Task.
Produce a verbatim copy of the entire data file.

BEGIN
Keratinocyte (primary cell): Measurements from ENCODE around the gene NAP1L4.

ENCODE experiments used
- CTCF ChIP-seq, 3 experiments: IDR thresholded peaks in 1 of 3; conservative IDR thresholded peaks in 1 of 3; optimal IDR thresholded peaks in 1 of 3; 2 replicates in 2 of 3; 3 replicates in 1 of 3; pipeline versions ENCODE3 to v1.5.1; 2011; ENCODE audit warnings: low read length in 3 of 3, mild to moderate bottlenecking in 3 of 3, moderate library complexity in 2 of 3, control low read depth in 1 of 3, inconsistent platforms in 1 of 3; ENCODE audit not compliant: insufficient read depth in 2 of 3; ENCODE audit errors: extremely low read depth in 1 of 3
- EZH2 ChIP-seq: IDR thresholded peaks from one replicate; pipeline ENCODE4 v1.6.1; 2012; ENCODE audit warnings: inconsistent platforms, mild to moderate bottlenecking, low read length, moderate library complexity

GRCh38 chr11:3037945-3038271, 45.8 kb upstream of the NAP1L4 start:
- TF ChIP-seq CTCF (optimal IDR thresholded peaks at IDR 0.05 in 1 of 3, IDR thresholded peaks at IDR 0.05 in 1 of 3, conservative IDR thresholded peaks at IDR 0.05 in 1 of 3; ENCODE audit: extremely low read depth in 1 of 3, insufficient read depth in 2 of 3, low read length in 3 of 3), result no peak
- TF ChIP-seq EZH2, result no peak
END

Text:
Keratinocyte (primary cell): Measurements from ENCODE around the gene NAP1L4.

ENCODE experiments used
- CTCF ChIP-seq, 3 experiments: IDR thresholded peaks in 1 of 3; conservative IDR thresholded peaks in 1 of 3; optimal IDR thresholded peaks in 1 of 3; 2 replicates in 2 of 3; 3 replicates in 1 of 3; pipeline versions ENCODE3 to v1.5.1; 2011; ENCODE audit warnings: low read length in 3 of 3, mild to moderate bottlenecking in 3 of 3, moderate library complexity in 2 of 3, control low read depth in 1 of 3, inconsistent platforms in 1 of 3; ENCODE audit not compliant: insufficient read depth in 2 of 3; ENCODE audit errors: extremely low read depth in 1 of 3
- EZH2 ChIP-seq: IDR thresholded peaks from one replicate; pipeline ENCODE4 v1.6.1; 2012; ENCODE audit warnings: inconsistent platforms, mild to moderate bottlenecking, low read length, moderate library complexity

GRCh38 chr11:3037945-3038271, 45.8 kb upstream of the NAP1L4 start:
- TF ChIP-seq CTCF (optimal IDR thresholded peaks at IDR 0.05 in 1 of 3, IDR thresholded peaks at IDR 0.05 in 1 of 3, conservative IDR thresholded peaks at IDR 0.05 in 1 of 3; ENCODE audit: extremely low read depth in 1 of 3, insufficient read depth in 2 of 3, low read length in 3 of 3), result no peak
- TF ChIP-seq EZH2, result no peak